We can rest in His pure love; He has no hidden resentment in what He does.
His freedom allows Him to love.
Many Bible characters ran into God’s freedom and learned to embrace it. Embracing His freedom and respecting His boundaries, they always deepened their relationship with God. Job had to come to accept the freedom of God to not rescue Him when he wanted. Job expressed his anger and dissatisfaction with God, and God rewarded His honesty. But Job did not “make God bad,” in his own mind. In all of his complaining, he did not end his relationship with God. He didn’t understand God, but he allowed God to be Himself and did not withdraw his love from Him, even when he was very angry with Him. This is a real relationship.
In the same way, Paul accepted the boundaries of God. When he planned trips that didn’t work out, Paul accepted the sovereignty of God. He asked God repeatedly for a certain kind of healing that God would not give him. God said, “No. I do not choose to love you in the way that you want right now. I choose to love you with My Presence.” Paul did not reject God for setting that boundary.
Jesus was perfected through His suffering (Hebrews 5:7-10). In the Garden of Gethsemane, He asked that His cup of suffering pass from Him, but God said no. Jesus accepted God’s wishes, submitted to them, and through that “became the source of eternal salvation for all who obey Him” (Hebrews 5:9). If Jesus had not respected God’s boundaries and God’s no, we would all be lost.
In the same way that we want others to respect our no, God wants us to respect His.
He does not want us to make Him the bad guy when He makes a choice. We do not like others trying to manipulate or control us with guilt, and neither does He.
“I Respectfully Disagree”
Then again, God does not want us to be passive in our relationship with Him either.
When we make our feelings and wishes known, God responds. It wouldn’t be a real relationship if we couldn’t.
God wants us to respect His boundaries; He doesn’t want us to withdraw our love when He says no. But He has nothing at all against our trying to persuade Him to change His mind. In fact, He asks for us to be tenacious. Often he says, “Wait,” seeing how much we really want something. Other times, it seems He changes his mind as a result of our relationship with Him. Either way, we respect His wishes and stay in relationship.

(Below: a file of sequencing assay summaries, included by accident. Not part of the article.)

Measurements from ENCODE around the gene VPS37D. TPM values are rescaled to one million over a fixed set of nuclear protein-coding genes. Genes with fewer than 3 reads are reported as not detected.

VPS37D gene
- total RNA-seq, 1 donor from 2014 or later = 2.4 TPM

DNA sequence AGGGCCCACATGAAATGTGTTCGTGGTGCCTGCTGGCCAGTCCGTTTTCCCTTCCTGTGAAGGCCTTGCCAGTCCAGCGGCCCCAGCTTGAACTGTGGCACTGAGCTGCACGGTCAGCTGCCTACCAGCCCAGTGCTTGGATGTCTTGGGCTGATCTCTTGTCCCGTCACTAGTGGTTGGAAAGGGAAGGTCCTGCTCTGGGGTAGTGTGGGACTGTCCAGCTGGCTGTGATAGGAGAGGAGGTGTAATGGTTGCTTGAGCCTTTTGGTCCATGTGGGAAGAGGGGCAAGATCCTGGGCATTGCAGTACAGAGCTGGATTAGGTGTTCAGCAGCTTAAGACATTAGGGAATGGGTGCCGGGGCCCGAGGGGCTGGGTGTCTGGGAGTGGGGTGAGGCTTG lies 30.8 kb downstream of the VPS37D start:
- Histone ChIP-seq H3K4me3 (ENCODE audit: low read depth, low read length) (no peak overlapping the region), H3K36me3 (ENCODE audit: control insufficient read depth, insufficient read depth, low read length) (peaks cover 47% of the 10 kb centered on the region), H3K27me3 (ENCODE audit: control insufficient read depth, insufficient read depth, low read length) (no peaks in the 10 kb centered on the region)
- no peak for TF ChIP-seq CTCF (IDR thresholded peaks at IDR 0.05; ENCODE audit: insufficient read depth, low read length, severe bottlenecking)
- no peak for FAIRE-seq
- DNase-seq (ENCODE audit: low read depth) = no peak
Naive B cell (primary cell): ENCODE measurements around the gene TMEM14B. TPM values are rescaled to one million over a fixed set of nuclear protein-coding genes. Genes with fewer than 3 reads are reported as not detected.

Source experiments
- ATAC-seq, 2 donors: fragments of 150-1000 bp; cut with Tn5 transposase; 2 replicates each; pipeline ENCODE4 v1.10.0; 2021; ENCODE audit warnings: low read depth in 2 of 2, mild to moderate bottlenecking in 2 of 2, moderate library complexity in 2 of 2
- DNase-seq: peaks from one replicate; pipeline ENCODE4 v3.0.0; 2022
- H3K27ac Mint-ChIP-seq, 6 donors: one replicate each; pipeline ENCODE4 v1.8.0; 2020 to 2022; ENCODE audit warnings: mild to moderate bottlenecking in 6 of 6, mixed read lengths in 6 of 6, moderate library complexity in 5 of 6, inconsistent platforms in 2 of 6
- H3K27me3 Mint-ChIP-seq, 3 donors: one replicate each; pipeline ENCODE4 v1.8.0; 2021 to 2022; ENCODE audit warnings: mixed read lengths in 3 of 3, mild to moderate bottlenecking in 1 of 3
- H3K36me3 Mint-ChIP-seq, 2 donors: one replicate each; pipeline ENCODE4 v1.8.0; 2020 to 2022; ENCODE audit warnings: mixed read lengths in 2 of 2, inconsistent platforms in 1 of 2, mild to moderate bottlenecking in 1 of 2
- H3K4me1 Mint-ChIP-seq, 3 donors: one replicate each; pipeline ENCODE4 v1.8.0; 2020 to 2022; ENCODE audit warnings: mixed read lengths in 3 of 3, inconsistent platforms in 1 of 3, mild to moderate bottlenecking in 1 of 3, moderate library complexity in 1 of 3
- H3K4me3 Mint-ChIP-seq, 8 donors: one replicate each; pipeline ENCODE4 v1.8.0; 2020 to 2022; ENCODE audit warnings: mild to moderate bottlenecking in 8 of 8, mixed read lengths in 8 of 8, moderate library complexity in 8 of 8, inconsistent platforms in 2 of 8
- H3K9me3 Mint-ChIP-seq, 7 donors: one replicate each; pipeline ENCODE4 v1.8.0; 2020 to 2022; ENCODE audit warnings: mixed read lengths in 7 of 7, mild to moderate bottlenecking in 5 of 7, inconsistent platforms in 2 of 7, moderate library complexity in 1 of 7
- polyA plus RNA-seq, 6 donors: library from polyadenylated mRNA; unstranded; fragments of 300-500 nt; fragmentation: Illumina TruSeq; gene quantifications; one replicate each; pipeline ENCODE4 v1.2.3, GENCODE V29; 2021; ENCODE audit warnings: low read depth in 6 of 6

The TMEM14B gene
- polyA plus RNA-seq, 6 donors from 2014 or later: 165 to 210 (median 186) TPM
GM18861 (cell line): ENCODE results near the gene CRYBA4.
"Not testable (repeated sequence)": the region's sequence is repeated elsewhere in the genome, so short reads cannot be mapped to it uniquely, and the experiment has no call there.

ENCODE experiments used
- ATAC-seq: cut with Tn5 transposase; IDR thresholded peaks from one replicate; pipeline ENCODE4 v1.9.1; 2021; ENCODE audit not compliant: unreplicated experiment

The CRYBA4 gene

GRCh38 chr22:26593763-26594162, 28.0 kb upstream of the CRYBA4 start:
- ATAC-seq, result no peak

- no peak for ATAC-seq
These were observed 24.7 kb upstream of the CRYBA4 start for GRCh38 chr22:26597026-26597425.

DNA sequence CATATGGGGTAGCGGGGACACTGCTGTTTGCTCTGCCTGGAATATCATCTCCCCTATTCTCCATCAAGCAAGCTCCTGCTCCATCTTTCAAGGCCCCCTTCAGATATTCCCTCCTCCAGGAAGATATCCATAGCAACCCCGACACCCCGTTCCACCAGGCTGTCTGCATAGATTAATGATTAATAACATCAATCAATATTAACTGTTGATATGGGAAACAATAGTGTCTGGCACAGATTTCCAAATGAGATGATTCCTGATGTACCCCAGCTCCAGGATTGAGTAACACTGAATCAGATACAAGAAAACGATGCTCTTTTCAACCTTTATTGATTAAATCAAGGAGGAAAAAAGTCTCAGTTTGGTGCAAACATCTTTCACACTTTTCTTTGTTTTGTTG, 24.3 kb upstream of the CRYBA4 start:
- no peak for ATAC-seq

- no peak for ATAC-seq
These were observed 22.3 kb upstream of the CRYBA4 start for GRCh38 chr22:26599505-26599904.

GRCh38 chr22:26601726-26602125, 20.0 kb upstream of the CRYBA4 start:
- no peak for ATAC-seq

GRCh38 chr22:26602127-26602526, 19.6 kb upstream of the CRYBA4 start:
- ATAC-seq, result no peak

Excerpted with permission from Boundaries: When To Say Yes, How To Say No, To Take Control Of Your Life by Dr. Henry Cloud and Dr. John Townsend, copyright Zondervan.
About the Book
Boundaries: When To Say Yes, How To Say No, To Take Control Of Your Life
Unpacking ten “laws of boundaries,” Drs. Cloud and Townsend show you how to bring new health to your relationships. You’ll discover firsthand how sound boundaries give you the freedom to walk as the loving, giving, fulfilled individual God created you to be.
Having clear boundaries is essential to a healthy, balanced lifestyle. A boundary is a personal property line that marks those things for which we are responsible. In other words, boundaries define who we are and who we are not. Boundaries impact all areas of our lives:
Physical boundaries help us determine who may touch us and under what circumstances.
Mental boundaries give us the freedom to have our own thoughts and opinions.
Emotional boundaries help us to deal with our own emotions and disengage from the harmful, manipulative emotions of others.
Spiritual boundaries help us to distinguish God's will from our own and give us renewed awe for our Creator.
Often, Christians focus so much on being loving and unselfish that they forget their own limits and limitations. When confronted with their lack of boundaries, they ask:
Dr. Henry Cloud and Dr. John Townsend offer biblically-based answers to these and other tough questions, showing us how to set healthy boundaries with our parents, spouses, children, friends, co-workers, and even ourselves.
This blog is for you! If you have any questions or topics you would like me to address please use the comments section or email me at firstname.lastname@example.org
Donald Jacobs is an ordained minister with the spiritual gift of teaching. He is the Associate Pastor of a non-denominational church in Los Angeles, CA.